On November 1, 1928, El Campanil Theatre opened its doors to the City of Antioch and the Diablo Valley. At the time it was referred to in news reports as “the most pretentious building in Contra Costa County.”

Built, owned, and operated by Ferdinand Stamm and Ralph Beede, El Campanil (the tower of bells) is Spanish in both name and architecture. As with many theatres of the era, El Campanil originally offered an audience chamber of approximately 1,100 seats, as well as a limited stage and “back-of-house” areas to support vaudeville entertainment.

Folklore abounds to this day about the famous celebrities who performed there, and who left their autographs on the dressing room walls. El Campanil was also a single screen cinema, with what was “state-of-the-art” projection capabilities in 1928.

Located in the heart of downtown Antioch, along the waterfront and in what is now known as the Rivertown Business District, El Campanil was owned and operated by the Stamm family for 75 Years, or until 2003.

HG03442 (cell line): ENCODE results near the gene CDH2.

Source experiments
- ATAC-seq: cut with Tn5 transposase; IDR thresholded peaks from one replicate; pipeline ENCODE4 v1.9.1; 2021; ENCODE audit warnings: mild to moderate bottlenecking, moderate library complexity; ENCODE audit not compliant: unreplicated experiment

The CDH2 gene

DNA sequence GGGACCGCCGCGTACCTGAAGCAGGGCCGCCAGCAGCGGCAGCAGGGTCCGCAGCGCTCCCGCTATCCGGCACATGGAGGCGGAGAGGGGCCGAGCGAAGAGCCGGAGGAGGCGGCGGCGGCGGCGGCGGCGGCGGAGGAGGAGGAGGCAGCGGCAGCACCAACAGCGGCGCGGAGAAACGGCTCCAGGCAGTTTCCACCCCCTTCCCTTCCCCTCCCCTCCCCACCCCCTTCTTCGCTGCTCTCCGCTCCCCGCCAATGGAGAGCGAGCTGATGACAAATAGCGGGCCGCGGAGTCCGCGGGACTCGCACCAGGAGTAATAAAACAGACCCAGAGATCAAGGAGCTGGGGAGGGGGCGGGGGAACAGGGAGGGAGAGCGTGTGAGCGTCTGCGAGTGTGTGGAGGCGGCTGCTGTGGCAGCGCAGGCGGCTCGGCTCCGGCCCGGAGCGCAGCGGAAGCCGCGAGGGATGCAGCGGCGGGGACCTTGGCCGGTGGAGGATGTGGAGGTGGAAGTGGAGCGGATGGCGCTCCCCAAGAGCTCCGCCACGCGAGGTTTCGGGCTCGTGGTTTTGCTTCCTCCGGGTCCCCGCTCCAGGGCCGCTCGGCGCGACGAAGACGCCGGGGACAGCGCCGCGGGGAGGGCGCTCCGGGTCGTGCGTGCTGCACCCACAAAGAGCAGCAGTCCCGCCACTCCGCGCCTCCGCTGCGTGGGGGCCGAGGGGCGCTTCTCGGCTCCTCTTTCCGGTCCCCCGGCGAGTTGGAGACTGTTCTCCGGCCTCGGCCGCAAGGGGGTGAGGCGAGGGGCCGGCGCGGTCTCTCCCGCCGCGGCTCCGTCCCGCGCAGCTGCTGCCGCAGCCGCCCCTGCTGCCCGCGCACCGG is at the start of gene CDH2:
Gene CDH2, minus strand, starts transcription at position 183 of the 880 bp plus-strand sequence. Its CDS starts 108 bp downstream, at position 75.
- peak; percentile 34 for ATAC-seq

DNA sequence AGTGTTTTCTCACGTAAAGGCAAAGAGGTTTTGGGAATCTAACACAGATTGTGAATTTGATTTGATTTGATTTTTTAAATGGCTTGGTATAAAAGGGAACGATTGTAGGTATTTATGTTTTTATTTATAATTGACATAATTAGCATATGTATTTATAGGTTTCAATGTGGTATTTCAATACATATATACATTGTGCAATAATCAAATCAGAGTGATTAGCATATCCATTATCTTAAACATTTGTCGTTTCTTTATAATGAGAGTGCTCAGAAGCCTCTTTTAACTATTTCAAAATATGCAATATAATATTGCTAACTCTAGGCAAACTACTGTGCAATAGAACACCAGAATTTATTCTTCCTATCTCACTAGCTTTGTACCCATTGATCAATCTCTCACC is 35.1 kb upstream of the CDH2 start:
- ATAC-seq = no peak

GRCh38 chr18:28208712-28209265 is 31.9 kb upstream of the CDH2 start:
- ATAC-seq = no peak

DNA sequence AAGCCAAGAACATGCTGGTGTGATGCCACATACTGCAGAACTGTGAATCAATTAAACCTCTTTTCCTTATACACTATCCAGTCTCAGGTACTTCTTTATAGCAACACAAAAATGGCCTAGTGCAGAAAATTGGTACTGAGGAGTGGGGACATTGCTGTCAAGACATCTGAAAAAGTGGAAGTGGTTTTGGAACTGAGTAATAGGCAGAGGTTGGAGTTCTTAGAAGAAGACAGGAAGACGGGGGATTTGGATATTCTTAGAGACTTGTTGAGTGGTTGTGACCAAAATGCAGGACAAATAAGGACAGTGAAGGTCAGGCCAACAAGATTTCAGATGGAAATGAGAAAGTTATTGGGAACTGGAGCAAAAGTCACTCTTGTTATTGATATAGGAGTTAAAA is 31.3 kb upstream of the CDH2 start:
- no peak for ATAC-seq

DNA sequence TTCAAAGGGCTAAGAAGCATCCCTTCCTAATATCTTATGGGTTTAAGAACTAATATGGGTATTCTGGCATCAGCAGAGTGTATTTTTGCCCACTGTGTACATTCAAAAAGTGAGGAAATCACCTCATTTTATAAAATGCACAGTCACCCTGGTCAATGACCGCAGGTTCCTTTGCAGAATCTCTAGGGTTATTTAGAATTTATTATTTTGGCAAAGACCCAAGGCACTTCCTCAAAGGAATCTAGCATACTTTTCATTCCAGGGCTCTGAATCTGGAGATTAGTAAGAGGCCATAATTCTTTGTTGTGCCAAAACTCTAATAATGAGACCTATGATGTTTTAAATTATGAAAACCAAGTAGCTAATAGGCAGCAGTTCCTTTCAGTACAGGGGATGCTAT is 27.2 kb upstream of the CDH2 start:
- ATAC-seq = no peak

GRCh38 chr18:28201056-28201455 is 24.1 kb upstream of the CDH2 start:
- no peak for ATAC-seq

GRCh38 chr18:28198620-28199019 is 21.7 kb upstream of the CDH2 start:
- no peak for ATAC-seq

In 2001, a small group of local citizens, including representatives of the Rivertown Business District Association, approached the City of Antioch with their desire to find a way to acquire and restore El Campanil, and to convert its use to one supportive of the Rivertown Renaissance plan. The Rivertown Business District Association took the lead in securing funding from Calpine for the development of a comprehensive business plan for El Campanil Theatre. The business plan outlined the best strategies for moving the project forward and VenueTech Management Group, LLC, was retained to develop the plan.

In July 2002, El Campanil Theatre Preservation Foundation was incorporated as a charitable, non-profit 501(c)3 organization. In early 2003, Calpine Corporation and the City of Antioch entered into an agreement whereby the Foundation received a grant to acquire the Theatre.

In July 2003, El Campanil Theatre Preservation Foundation purchased the Theatre and began the process of converting the building to a community performing arts venue.

​On July 4, 2004, the first phase of the rehabilitation was complete and the doors once again opened to the public. El Campanil Theatre currently has event, performance, or rehearsal uses on over 100 days each year.